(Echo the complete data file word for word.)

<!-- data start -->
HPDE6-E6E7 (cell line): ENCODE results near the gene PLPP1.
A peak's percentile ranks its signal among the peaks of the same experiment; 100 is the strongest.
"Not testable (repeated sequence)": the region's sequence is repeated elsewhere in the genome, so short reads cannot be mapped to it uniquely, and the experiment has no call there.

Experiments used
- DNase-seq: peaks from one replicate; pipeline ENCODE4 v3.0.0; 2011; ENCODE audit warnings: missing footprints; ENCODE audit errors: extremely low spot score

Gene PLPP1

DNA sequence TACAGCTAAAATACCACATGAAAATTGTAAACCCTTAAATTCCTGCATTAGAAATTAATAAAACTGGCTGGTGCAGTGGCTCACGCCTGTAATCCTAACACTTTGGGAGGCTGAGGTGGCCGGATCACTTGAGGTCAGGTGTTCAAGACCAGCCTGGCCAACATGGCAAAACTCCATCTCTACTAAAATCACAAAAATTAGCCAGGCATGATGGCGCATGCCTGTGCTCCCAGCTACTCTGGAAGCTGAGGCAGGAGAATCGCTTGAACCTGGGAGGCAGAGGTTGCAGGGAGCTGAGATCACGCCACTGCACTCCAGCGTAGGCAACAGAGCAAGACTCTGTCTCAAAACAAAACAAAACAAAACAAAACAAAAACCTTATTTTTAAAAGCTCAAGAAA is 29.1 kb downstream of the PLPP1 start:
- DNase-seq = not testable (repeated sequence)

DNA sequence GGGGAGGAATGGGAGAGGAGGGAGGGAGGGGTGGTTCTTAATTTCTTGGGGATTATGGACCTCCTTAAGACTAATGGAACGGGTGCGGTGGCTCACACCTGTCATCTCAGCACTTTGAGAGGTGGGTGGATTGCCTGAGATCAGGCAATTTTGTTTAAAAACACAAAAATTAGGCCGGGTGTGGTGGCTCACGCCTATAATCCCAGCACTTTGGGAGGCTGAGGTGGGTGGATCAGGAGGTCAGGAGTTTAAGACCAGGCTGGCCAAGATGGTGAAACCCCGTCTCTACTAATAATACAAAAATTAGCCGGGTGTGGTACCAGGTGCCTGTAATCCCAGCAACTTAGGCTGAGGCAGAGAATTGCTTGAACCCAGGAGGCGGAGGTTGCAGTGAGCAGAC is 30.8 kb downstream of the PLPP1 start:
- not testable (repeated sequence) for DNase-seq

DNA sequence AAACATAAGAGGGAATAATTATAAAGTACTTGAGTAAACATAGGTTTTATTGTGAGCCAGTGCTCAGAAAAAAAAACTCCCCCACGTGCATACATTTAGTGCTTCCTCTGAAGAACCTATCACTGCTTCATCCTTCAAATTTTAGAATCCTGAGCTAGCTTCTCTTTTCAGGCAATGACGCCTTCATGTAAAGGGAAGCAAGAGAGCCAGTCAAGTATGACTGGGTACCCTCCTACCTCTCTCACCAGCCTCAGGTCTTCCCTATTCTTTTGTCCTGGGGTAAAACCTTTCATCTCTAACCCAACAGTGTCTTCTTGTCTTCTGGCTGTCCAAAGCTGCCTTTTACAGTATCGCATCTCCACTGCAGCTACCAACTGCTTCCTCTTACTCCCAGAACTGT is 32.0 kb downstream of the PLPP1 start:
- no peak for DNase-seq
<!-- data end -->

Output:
HPDE6-E6E7 (cell line): ENCODE results near the gene PLPP1.
A peak's percentile ranks its signal among the peaks of the same experiment; 100 is the strongest.
"Not testable (repeated sequence)": the region's sequence is repeated elsewhere in the genome, so short reads cannot be mapped to it uniquely, and the experiment has no call there.

Experiments used
- DNase-seq: peaks from one replicate; pipeline ENCODE4 v3.0.0; 2011; ENCODE audit warnings: missing footprints; ENCODE audit errors: extremely low spot score

Gene PLPP1

DNA sequence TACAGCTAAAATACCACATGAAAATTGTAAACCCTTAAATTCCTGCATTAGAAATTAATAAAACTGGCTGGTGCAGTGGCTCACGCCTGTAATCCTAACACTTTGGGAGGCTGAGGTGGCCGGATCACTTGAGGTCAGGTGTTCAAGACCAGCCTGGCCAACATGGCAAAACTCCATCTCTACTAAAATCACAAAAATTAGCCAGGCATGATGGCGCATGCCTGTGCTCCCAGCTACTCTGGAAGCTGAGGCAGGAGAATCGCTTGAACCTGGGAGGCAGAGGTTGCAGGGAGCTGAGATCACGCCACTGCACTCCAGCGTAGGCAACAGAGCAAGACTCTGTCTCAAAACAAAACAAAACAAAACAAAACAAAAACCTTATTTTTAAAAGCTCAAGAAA is 29.1 kb downstream of the PLPP1 start:
- DNase-seq = not testable (repeated sequence)

DNA sequence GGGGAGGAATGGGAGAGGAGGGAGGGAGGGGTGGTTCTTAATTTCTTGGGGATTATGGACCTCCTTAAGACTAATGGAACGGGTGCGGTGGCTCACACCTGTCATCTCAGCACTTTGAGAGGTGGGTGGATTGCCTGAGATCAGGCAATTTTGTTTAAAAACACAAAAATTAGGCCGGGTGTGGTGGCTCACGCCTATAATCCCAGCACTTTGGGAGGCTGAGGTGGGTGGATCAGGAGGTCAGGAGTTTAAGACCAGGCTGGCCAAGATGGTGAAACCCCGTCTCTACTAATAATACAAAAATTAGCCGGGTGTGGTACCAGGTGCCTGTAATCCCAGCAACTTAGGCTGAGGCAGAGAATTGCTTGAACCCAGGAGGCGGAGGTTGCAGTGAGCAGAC is 30.8 kb downstream of the PLPP1 start:
- not testable (repeated sequence) for DNase-seq

DNA sequence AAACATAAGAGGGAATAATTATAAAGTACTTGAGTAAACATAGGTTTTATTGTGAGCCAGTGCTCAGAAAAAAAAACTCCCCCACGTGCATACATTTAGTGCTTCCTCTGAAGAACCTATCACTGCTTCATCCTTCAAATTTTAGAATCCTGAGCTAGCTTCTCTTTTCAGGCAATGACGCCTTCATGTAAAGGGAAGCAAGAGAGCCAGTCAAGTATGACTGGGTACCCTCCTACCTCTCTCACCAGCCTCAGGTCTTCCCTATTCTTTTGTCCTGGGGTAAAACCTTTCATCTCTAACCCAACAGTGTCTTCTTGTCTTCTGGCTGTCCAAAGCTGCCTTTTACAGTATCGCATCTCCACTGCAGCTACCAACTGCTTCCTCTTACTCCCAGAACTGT is 32.0 kb downstream of the PLPP1 start:
- no peak for DNase-seq